A health record is “any relevant record made by a health care practitioner at the time of or subsequent to a consultation and/or examination or the application of health management”.
Medical Academic recently hosted a CPD-accredited ethics webinar on the topic ‘Medical Record Keeping: A Healthcare Practitioner’s Window of Opportunity’. You can watch the replay HERE to qualify for 1 Ethics CEU.
1. A health record contains the information about the health of an identifiable individual recorded by a health care professional, either personally or at his or her direction.
2. Essential components of a health record
2.1 Hand-written contemporaneous notes taken by the health care practitioner.
2.2 Notes taken by previous practitioners attending health care or other health care practitioners, including a typed patient discharge summary or summaries.
2.3 Referral letters to and from other health care practitioners.
2.4 Laboratory reports and other laboratory evidence such as histology sections, cytology slides and printouts from automated analysers, X-ray films and reports, ECG races, etc.
2.5 Audiovisual records such as photographs, videos and tape-recordings.
2.6 Clinical research forms and clinical trial data.
2.7 Other forms completed during the health interaction such as insurance forms, disability assessments and documentation of injury on duty.
2.8 Death certificates and autopsy reports.
Rule 15 – HPCSA Ethical Rules
“Any student, intern or practitioner who, in the execution of his or her professional duties, signs official documents relating to patient care, such as prescriptions, certificates (excluding death certificates) patient records, hospital or other reports, shall do so by signing such document next to his or her initials and surname in block letters.”
3. Documents and materials should be retained in order to:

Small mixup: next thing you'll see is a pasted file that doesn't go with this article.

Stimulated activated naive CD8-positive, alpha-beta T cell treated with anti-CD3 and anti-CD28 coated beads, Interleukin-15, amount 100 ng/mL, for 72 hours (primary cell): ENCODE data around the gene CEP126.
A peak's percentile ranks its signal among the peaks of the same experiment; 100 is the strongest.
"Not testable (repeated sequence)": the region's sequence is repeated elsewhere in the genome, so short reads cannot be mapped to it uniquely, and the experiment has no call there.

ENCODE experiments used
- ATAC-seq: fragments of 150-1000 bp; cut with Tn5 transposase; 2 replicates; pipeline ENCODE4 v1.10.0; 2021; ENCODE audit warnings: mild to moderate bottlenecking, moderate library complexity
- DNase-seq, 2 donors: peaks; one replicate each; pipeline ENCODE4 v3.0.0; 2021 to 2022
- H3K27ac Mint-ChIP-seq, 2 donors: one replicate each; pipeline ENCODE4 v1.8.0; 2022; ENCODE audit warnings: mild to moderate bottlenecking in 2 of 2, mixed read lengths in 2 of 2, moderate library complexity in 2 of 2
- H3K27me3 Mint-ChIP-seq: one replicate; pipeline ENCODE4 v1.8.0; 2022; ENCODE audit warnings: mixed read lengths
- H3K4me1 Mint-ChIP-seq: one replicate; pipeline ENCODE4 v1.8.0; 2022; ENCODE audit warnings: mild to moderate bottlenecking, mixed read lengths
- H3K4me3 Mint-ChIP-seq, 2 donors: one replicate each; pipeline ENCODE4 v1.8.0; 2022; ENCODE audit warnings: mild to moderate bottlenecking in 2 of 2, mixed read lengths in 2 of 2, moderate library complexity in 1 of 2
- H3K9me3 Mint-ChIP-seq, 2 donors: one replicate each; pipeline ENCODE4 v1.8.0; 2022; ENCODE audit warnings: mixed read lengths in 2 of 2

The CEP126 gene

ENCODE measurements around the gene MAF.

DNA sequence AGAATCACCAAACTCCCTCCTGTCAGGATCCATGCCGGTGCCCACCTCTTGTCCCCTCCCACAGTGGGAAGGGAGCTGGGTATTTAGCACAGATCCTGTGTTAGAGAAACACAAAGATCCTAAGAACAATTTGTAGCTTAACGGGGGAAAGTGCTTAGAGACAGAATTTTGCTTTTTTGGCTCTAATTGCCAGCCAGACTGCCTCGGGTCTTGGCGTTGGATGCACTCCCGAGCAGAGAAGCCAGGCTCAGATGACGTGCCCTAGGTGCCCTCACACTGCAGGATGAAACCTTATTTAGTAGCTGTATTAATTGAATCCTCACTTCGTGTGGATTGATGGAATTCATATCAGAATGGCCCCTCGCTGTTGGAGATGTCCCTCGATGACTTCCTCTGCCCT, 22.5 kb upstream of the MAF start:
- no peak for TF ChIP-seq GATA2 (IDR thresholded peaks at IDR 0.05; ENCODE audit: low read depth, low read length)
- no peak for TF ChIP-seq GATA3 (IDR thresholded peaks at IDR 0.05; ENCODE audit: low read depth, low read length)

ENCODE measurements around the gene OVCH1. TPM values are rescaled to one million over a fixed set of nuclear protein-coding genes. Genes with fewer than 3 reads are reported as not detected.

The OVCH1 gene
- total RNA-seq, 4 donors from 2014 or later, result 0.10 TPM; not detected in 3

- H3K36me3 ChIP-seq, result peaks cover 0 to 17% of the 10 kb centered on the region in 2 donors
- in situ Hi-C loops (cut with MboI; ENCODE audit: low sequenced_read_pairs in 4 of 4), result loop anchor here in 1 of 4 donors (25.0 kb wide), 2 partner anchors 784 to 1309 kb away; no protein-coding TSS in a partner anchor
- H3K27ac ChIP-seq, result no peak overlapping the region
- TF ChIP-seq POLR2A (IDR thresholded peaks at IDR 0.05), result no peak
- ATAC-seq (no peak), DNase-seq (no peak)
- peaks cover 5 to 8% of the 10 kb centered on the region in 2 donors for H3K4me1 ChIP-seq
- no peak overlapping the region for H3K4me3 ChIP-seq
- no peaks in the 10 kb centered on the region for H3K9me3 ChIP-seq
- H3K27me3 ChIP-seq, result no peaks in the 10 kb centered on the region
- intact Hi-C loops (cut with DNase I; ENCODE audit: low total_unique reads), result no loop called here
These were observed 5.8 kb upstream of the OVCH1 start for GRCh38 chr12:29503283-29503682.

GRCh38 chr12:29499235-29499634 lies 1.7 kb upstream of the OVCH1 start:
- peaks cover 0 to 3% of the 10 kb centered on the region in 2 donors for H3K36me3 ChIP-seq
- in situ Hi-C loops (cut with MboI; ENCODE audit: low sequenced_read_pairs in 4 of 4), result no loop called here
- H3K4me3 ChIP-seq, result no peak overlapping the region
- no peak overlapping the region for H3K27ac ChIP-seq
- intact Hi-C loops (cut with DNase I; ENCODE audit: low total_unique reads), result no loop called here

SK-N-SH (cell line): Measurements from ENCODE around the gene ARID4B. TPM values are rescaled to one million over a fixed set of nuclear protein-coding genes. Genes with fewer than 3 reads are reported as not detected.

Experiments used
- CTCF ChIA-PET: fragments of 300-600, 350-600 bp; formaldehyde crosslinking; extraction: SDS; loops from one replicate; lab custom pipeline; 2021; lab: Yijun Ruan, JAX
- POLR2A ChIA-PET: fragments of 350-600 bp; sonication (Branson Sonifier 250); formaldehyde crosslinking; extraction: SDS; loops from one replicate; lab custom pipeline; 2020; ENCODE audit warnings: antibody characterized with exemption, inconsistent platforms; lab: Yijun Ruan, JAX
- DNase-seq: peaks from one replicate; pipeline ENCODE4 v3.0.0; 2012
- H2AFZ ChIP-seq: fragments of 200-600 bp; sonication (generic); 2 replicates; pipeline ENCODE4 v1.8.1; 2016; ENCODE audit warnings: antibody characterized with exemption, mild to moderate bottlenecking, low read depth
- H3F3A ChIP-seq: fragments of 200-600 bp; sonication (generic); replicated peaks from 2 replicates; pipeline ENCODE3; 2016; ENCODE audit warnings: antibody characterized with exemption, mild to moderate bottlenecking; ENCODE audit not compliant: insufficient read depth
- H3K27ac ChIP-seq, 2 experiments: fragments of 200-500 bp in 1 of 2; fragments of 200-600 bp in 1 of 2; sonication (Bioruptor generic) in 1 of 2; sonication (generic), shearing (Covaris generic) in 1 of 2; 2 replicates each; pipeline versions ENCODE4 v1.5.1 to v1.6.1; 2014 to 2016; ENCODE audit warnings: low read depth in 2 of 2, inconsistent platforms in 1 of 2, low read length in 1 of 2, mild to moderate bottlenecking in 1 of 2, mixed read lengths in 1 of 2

3.1 Further the diagnosis or ongoing clinical management of the patient;
3.2 Conduct clinical audits;
3.3 Promote teaching and research;
3.4 Be used for administrative or other purposes;
3.5 Be kept as direct evidence in litigation or for occupational disease or injury compensation purposes;
3.6 Be used as research data;
3.7 Be kept for historical purposes;
3.8 Promote good clinical and laboratory practices;
3.9 Make case reviews possible;
3.10 Serve as the basis for accreditation.
Amendments to Records
No information or entry may be removed from a health record. An error or incorrect entry discovered in the record may be corrected by placing a line through it with ink and correcting it. The date of change must be entered and the correction must be signed in full. The original record must remain intact and fully legible. Additional entries added at a later date must be dated and signed in full. The reason for an amendment or error should also be specified on the record.
4. Health care practitioners should enter and maintain at least the following information for each patient consulted:
4.1 Personal (identifying) particulars of the patient.
4.2 The bio-psychosocial history of the patient, including allergies and idiosyncrasies.
4.3 The time, date and place of every consultation.
4.4 The assessment of the patient’s condition.
4.5 The proposed clinical management of the patient.
4.6 The medication and dosage prescribed.
4.7 Details of referrals to specialists, if any.
4.8 The patient’s reaction to treatment or medication, including adverse effects.
4.9 Test results.